Where there’s art, there are galleries. There’s the BALTIC, home to the prestigious Turner Prize in 2011 – which crossed some major boundaries as no Turner Prize had ever previously left London before (gasp) – and the Laing, which was Newcastle’s first art gallery, built in 1901 as a gift to the city. There’s even one called The Biscuit Factory, which sadly does not in fact house biscuit-based treats.
15. Geordie Shore is 100% categorically not a benchmark for all Newcastle folk
It’s a fake reflection of a teeny tiny fraction of life in Geordie land. Don’t get me wrong, it’s not impossible that you will bump into some of the infamous cast during your amazing ‘I’m having the best time ever night out’, but please, whatever you do, don’t follow them into the club, and under no circumstances must you plague the ‘VIP’ section for your five minutes of fame. Put the treble vodka down and call it a night.
16. The Quayside is our very own city hub
— Paul Sundin (@ps3dviz) January 1, 2015
Bringing people together year round, there’s not an empty hand to be seen in the summer due to an abundance of riverside bars where people flock to bask in the five whole minutes of sun we get per season. Then there’s a stark comparison with brisk winter nights and New Year’s Eve, which sports an impressive fireworks display with a backdrop of the city in twilight. The Quayside truly is a magical place.
17. Mr Bean is in fact a Geordie
Due to a distinct lack of audible speech, Mr Bean somehow managed to fool us all by hiding behind his Geordie roots with stellar comedic acts and such. However, it all makes sense now. The pristine dress sense, humorous nature, wit and charm. Thus proves the theory that we are all hilarious.
18. Newkie Brown Ale is a winner
This fine alcoholic nectar has been around since 1927. America’s most imported British ale, it has proven it can hold its own among the finest beers in the land. It even featured on The Big Bang Theory, and if scientists are drinking this stuff and still succeeding in ‘theoretical’ life, you know you’re on to a winner. Fun fact: it also had a brief cameo in Taken. I won’t tell you where – I’ll just let you watch Neeson kick some international ass.
19. Grey Street was hailed as the UK’s finest
PauliCarmody via photopin cc
Take a bow Grey Street, thanks to an abundance of architectural gems along its townscape. Listed Georgian buildings are all home to a plethora of bars, restaurants and banks, which take Grey Street just far enough away from the hustle and bustle of the high street for you to really appreciate its historical beauty.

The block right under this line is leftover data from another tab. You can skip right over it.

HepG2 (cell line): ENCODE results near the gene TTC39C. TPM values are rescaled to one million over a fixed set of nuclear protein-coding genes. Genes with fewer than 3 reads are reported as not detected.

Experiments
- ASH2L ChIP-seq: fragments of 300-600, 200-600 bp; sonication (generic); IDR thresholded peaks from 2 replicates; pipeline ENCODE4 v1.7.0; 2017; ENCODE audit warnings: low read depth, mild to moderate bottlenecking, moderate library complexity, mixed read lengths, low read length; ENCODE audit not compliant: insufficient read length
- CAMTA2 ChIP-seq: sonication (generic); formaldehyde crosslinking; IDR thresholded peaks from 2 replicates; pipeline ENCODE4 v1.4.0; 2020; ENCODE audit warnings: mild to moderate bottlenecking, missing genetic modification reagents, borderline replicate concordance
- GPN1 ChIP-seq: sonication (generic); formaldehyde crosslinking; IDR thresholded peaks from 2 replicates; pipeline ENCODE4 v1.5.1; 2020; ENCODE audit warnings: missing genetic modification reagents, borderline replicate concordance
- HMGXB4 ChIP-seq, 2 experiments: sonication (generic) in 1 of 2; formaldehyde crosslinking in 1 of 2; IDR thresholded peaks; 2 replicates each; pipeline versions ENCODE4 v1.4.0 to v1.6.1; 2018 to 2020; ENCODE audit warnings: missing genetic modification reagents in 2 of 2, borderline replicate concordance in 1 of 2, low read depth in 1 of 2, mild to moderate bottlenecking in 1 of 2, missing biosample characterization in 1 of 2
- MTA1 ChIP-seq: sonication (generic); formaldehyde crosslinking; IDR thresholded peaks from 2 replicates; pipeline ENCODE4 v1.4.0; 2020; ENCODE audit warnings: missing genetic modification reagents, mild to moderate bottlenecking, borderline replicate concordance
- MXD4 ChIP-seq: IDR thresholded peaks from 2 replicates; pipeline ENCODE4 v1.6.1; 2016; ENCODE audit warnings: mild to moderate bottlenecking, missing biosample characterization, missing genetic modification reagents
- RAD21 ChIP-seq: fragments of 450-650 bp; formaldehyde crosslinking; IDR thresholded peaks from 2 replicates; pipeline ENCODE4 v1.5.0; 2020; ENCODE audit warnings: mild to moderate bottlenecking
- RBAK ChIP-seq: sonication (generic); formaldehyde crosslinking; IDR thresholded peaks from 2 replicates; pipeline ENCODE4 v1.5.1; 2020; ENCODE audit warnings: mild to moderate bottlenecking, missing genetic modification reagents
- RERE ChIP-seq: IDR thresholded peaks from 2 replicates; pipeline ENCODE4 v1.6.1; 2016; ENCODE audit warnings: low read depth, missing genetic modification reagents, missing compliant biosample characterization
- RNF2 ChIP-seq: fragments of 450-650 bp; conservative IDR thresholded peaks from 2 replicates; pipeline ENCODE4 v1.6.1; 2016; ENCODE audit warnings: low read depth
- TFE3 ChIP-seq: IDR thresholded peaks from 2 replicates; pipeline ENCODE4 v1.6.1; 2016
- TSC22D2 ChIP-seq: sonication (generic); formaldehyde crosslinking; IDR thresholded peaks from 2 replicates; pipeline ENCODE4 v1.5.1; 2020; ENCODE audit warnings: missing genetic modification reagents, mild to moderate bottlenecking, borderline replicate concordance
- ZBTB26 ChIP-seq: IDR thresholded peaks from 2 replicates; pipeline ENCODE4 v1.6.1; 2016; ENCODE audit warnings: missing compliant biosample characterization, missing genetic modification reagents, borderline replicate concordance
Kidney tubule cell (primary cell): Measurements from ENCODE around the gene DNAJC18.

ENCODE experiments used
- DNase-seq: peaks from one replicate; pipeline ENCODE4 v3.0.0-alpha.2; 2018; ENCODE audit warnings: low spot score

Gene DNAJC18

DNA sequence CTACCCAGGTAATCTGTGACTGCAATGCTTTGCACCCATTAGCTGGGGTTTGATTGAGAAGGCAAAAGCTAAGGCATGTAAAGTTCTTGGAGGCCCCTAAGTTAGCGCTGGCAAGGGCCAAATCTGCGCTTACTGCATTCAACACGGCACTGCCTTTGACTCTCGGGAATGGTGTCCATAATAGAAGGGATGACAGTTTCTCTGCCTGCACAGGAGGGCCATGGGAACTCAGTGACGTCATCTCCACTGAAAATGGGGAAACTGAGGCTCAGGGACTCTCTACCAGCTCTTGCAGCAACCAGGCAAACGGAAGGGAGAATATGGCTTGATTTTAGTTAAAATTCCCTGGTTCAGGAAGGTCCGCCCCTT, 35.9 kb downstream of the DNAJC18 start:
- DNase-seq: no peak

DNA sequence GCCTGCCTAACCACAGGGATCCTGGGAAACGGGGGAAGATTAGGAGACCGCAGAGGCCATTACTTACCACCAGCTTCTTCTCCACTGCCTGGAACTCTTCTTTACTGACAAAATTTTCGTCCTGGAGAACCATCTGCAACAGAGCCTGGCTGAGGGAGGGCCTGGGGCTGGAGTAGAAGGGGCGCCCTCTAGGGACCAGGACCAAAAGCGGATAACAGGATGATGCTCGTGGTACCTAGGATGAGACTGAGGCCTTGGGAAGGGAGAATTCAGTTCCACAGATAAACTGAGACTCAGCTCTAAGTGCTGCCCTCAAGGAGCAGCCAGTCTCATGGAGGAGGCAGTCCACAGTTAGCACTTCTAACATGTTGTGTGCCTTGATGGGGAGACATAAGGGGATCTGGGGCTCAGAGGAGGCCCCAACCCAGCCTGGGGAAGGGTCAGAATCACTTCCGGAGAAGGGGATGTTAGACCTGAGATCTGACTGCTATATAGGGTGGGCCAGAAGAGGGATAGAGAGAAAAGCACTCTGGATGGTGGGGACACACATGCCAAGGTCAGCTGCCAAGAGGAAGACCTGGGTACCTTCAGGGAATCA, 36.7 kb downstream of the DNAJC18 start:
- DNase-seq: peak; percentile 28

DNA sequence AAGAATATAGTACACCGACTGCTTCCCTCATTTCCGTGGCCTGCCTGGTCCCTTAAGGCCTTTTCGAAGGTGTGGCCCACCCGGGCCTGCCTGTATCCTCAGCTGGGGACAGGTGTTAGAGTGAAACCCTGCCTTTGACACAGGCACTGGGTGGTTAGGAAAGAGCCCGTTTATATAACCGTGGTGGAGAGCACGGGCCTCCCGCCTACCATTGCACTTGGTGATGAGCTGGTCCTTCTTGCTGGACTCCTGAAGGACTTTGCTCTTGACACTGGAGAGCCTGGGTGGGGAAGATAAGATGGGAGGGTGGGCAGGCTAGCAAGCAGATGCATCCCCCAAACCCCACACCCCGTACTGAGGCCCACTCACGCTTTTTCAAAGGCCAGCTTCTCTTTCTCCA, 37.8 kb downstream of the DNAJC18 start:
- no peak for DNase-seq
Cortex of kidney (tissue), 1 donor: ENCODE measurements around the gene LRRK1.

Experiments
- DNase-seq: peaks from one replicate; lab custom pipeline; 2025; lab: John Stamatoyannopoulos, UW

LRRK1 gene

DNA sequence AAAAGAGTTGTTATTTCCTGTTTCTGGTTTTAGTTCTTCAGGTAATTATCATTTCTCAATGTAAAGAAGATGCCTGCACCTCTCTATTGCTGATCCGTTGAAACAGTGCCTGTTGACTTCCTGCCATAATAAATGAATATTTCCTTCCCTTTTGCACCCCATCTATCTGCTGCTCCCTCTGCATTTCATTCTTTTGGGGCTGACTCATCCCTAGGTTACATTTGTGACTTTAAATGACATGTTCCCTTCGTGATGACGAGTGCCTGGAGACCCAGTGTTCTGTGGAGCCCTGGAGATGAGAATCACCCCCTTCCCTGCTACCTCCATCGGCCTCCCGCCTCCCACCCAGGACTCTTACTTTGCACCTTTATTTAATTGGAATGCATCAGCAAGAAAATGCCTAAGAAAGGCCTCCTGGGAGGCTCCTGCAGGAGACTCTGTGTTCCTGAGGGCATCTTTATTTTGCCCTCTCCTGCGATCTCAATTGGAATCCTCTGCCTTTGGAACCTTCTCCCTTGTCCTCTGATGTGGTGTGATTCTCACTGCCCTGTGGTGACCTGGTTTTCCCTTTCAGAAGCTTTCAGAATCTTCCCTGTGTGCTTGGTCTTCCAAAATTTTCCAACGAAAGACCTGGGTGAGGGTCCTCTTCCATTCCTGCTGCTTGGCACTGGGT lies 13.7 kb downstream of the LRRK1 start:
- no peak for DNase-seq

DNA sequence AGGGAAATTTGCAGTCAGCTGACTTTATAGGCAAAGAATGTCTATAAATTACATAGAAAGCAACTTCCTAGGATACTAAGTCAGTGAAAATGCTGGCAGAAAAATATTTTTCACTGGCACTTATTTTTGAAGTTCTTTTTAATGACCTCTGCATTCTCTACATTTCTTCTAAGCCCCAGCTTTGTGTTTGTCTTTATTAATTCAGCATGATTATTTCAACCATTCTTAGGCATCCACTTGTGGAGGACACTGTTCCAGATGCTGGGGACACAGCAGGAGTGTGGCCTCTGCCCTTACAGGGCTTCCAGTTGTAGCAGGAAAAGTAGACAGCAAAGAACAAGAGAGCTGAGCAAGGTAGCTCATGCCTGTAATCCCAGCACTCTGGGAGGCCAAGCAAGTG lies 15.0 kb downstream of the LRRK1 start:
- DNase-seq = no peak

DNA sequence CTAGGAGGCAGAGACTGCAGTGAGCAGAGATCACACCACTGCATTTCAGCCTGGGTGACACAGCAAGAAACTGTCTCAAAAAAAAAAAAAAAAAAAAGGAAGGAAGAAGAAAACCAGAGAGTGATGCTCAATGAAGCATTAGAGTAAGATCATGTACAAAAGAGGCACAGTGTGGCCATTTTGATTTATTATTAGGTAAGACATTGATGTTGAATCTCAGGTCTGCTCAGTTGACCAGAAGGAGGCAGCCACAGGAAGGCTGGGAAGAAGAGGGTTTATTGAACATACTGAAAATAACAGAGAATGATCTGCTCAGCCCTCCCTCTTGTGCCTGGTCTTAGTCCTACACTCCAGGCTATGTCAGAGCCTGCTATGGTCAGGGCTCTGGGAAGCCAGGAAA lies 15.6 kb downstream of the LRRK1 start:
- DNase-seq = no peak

20. Saying ‘eeee’ is considered the norm
It can be used in situations of shock, disbelief, denial and exasperation. It can, in hindsight, also be used for any situation this side of the Tyne, because nobody will bat an eyelid when we use it. Hooray for the North.
21. We talk to everybody and don’t think it’s outrageous
We have often been hailed as a friendly bunch, but it is not until you have lived up here, used our public transport and embarked on an exchanging of life stories with the little old lady beside you that you can truly appreciate just how friendly Newcastle is. I’m not saying you’ll make lifelong mates this way, but it sure does dispel any awkward silences.
22. We went Green first
Here in Newcastle we pride ourselves on our music, fashion and general Geordie-ness first and foremost, but what we should actually be hailing as one of our most forward-thinking offerings is being the home of eco hero Lord Armstrong, who turned his home into the first to be run by hydroelectricity. We then developed bridges and the like in a similar manner. Head over to the Life Centre for more scientific accuracies we can boast about.
23. Newcastle had the world’s first covered railway station
machernucha via photopin cc
Opened in 1850 by none other than Queen Vic herself, what may now seem like unrivalled common sense was then an innovation that led everybody to jump on the bandwagon, leading to dry and unruffled passengers worldwide. Imagine having to sit on a cold wet bench drinking your Starbucks, which you only bought to keep your hands warm due to lack of protection from the elements. No thank you.
24. William the Conqueror’s son built us a wooden castle
A history lesson and potentially useless fact all rolled into one now. Once over they called us ‘Monkchester’ (not to be confused with Manchester, the city of hype and hip cafés). “New Castle upon Tyne” actually owes its name to a wooden castle built in 1080 by Robert Curthouse, the son of William the Conqueror. I think I might prefer Monkchester, actually.
25. WE DISCOVERED HENDRIX
Now, we like to boast and hint that we essentially revived the music scene from the beginning of time, but this one really gives us some credentials to shout from the rooftops about. Hendrix was discovered in New York in 1966 by Geordie music producer Chas Chandler, who brought him back to Newcastle. Some residents still recall seeing him busk on Heaton’s Chillingham Road. I. Know. Right?!